An amazing result from work with Piraha tribe in the Amazon has shed some light on the importance of language in human cognition. You can read a summary on the Science web site, here:
The Piraha have a counting system that goes "one, two, many." This lack of higher quantitation is pretty darn rare, and it may explain why they can't properly work with or conceptualize numbers greater than two. There are some dramatic experiments in the study, including one where Piraha are asked to duplicate a number of stripes written on a piece of paper (there's a picture of that in the story). When the number goes above two, they can't do it. In the example shown, they just keep drawing three stripes, even when there are more than that in the original.
The basic idea is that if you don't have a way to describe something, you can't think about it. Thus, people don't have an inherent number sense, and if a human lacks a word for a number, they can't operate well with it.
2004-08-20 04:26 pm UTC (link) DeleteFreezeScreen Select
The Golden Ratio (Mario Livio) has a brief section about how evidence points to initial counting systems all using the "one, two, many" system. In addition to evidence that birds are unable to distinguish more than four objects that suggests a biological basis, Livio also suggests linguistic evidence. Here's an excerpt:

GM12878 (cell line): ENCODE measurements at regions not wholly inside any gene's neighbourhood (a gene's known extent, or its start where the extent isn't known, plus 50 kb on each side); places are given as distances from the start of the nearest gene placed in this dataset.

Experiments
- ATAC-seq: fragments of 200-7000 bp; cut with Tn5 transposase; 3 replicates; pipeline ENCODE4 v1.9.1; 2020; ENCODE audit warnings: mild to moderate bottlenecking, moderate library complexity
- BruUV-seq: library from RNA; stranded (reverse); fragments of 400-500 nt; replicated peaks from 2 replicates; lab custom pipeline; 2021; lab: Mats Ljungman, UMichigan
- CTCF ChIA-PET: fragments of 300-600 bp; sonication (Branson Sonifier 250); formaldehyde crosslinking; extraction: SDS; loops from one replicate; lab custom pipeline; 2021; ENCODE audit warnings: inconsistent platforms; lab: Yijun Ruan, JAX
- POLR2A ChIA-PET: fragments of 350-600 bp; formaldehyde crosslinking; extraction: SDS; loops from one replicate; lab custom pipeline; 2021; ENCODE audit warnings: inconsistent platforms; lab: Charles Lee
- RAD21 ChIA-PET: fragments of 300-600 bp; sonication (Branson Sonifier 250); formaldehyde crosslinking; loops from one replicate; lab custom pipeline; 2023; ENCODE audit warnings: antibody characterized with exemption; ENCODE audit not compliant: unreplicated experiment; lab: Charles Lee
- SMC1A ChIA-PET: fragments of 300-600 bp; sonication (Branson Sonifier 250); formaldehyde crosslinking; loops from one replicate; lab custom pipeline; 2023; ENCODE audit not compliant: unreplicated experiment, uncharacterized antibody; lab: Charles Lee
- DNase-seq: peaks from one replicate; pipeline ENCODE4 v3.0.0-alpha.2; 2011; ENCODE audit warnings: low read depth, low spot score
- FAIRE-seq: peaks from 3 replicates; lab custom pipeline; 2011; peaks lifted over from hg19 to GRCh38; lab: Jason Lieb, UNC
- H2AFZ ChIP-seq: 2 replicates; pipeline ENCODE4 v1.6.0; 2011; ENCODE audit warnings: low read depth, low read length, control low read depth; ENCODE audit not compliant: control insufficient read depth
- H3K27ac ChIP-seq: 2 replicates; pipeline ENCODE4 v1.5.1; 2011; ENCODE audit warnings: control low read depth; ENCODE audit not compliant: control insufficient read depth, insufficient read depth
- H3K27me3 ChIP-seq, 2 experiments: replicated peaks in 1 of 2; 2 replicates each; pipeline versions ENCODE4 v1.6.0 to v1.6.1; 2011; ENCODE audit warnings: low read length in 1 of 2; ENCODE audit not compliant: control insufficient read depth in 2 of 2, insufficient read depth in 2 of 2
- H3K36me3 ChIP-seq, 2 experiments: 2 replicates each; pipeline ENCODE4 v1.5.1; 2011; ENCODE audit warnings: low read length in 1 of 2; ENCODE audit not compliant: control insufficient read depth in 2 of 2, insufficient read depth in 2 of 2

"More pieces of evidence suggest that the initial counting systems followed the "one, two, ... many" philosophy. These come from linguistic differences in the treatment of plurals and of fractions. In Hebrew, for example, ther eis a special form of plural for some pairs of identical items (e.g. hands, feet) or for words representing objects that contain two identical parts (e.g. pants, eyeglasses, scissors) that is different from the normal plural. Thus, while normal plurals in in "im" (for items considered masculine) or "ot" (for feminine items), the plural form for eyes, breasts, and so on, or the words for objects with two identical parts, end in "ayim." Similar forms exist in Finnish and used to exist (until medieval times) in Czech. Even more important, the transition to fractions, which surely required a higher degree of familiarity with numbers, is characterized by a marked linguistic difference in the names of fractions other than a half. In Indo-European languages, and even in some that are not (e.g. Hungarian and Hebrew) the names for the fractions "one-third", "one fifth", and so on generally derive from the names of the numbers of whihc these fractions are reciprocals (three, five, etc.). In Hebrew, for example, the number "three" is "shalosh" and "one-third" is "shlish." In Hungarian "three" is "Harom" and "one-third" is "Harmad." This is not true, however, for the number "half," which is not related to "two." In Romanian, for example, "two" is "doi" and "half" is "jumate"; in Hebrew "two" is "shtayim" and "half" is "hetsi"; in Hungarian "two" is "ketto" and "half" is "fel." The implication may be that while the number 1/2 was understood relatively early, the notion and comprehension of other fractions as reciprocals (namely "one over") of integer numbers probably developed only after counting passed the "three is a crowd" barrier.